Best-selling artist Gary Bunt: “People reminisce about their own lives through my paintings.”
PUBLISHED: 12:06 27 October 2020 | UPDATED: 07:57 29 October 2020
The Rotherfield painter has sold out every one of his 12 solo exhibitions so far. But his route to artistic success has been unconventional and far from easy
One of Britain’s most popular artists working today, Gary Bunt’s journey has been an unconventional one. Born into a working-class Kentish family, he always loved painting and poetry but was obliged by circumstance to seek a less creative living. “At 16 you had to get a job and bring home some housekeeping,” says Gary from his home in Rotherfield. “That was the way I was brought up, and further education would have been considered an extreme luxury.”
Instead, while pursuing a career in the building trade, he opted for private study, with particular focus on some of the great 20th century British painters: Christopher Wood, the Nicholsons, Stanley Spencer. He taught himself to paint in an impressionist tonal style, always fitting it in around his work commitments until in 1999 Gary went home to his wife and told her he wanted to make a go of the painting. All was going well until, in the same week as his first solo show, he was diagnosed with cancer and was seriously ill for 18 months. “I sailed pretty close to the wind and I was reminiscing, thinking about my childhood, my children and my marriage. As soon as I could paint again, it was those things I started to paint,” he says. Remarkably, his style changed entirely, settling on the naïve rural whimsy now so beloved of collectors.
“My work is based around what I would call typical British country life and it has all evolved around things I grew up with and still love to this day,” says Gary. “The village I live in, Rotherfield, is almost like going back in time 30 years. There’s still a really lovely sense of village life. I try to impart that feeling with the paintings.” The old man depicted in Gary’s paintings is, he says, an avatar for himself and his father, but many see in him their own loved ones. “People are reminiscing about their own lives through my paintings. I think a lot of people find them a form of escapism. I have seen people walk around my exhibitions and laugh at a painting, and then cry at the next one. It seems they are going on an emotional journey, and that really moves me. I think that’s why the paintings have had the success they’ve had.”
He’s not kidding about that last part: every one of Gary’s 12 solo exhibitions has sold out. He doesn’t like to discuss money, but he’s certainly enjoying a measure of commercial success that eludes many contemporary artists.
This success has enabled him to explore another facet of his work. Gary was in the middle of a cathedral tour with his religious paintings. A man of deep faith, with a self-built chapel in his garden - “I usually say to people if I’m not painting, I’m praying” - he aims to “make it easier for people to associate with Christ”. The book that accompanied the exhibition showed the old man and his dog following Jesus through the New Testament, and included a depiction of Christ carrying his cross up Firle High Street.
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Although there are glimpses of local landmarks, the scenes Gary depicts seem to inhabit a land outside time. The men, for example, wear caps and braces “because when I was young there was a factory near where I lived and in the evening there were these swarms of men in suits and caps riding bikes and walking home from work.” These are scenes of everyday folk living normal rural lives, but not perhaps as we would recognise them now.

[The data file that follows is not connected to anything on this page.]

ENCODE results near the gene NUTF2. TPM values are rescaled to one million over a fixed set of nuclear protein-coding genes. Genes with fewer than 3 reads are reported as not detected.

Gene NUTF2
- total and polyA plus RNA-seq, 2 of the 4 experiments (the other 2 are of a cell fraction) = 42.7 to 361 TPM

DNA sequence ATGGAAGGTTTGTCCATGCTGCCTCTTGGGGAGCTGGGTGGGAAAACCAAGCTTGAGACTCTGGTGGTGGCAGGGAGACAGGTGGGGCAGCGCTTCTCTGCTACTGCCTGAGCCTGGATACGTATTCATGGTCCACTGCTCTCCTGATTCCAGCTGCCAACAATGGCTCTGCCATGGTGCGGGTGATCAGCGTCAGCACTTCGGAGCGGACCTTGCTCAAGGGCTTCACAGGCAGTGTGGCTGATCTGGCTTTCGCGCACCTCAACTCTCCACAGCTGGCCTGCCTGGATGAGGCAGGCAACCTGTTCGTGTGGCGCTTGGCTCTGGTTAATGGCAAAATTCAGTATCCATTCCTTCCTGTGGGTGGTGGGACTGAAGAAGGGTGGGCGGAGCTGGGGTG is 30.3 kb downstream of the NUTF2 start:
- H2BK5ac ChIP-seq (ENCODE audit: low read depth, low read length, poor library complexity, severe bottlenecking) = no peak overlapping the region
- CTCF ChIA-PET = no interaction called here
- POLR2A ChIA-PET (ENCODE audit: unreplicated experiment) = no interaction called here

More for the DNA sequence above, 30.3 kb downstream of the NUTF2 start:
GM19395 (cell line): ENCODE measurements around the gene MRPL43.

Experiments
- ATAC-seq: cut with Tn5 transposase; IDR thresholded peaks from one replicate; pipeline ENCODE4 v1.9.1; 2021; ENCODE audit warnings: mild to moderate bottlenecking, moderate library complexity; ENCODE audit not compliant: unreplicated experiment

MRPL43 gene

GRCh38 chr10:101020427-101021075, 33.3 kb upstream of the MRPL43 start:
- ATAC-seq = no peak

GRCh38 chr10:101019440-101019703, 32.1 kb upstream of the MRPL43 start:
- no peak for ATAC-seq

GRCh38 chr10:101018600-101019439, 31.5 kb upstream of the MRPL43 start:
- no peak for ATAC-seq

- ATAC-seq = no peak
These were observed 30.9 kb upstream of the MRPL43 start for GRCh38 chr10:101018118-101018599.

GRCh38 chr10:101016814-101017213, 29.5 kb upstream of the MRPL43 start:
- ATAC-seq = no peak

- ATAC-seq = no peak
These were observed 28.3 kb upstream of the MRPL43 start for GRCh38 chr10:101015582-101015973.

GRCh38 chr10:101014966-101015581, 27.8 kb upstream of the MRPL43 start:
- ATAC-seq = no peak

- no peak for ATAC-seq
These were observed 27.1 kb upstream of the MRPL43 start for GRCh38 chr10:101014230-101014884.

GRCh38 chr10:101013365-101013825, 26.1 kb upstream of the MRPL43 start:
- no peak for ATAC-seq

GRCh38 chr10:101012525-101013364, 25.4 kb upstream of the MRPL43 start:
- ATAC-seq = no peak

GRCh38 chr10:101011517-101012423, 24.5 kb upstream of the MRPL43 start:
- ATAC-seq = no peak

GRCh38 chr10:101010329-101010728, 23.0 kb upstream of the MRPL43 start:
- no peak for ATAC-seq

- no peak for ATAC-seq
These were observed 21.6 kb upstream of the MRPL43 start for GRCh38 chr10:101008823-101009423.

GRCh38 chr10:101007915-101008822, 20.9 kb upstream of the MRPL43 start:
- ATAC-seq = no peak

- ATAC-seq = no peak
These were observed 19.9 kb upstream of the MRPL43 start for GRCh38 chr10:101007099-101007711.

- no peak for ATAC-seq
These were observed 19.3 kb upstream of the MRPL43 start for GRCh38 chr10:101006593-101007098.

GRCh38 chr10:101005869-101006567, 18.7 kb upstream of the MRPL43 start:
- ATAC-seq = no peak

Gary has been in Rotherfield for three years but says he was always drawn towards Sussex and the South Downs. “There’s a comfort to them, a gentleness and serenity, and that’s what I love: little villages like Firle and Alfriston dotted among these lovely rolling hills which seem to place an arm around them.”
The poems on the back of his paintings have become something of a Gary Bunt trademark even if, he admits ruefully, they don’t always come easily. “At the very beginning I didn’t put a poem on every painting I sent out, and then people started ringing up to say ‘I know someone who’s got one of your paintings and his has a poem on the back, where’s mine?’” Now he views them as one whole.
While painting is his great passion in life, Gary admits to finding some elements of the job more difficult than others. He’s not always comfortable with publicity, he confides, although he’s friendly and forthcoming to interview. And there’s another thing. “I find it almost scary and unsettling that people want these paintings so badly. It’s incredibly flattering but I just cannot get used to the idea and I think every exhibition is going to fail, even if we have a waiting list of 1500 people.”
If he finds commercial success is daunting, however, there’s an easier way to measure it. Gary admits to walking around his exhibitions on occasion, eager to gauge people’s reactions to the work. While he concedes it’s a dangerous game, he’s been immensely touched by some of the things that he’s heard. And what’s the ideal reaction?
“When someone looks at one of my paintings, I want them to feel how I felt when I painted it,” he says. “The paintings always come from an emotional reaction that I’ve had and when somebody looks at it, there’s nothing that gives me more satisfaction than seeing them experience that too. That’s the biggest compliment you could ever wish for as a painter.”
Gary is represented by the Portland Gallery in London and his next exhibition, titled Country Life, takes place from 23 November-4 December.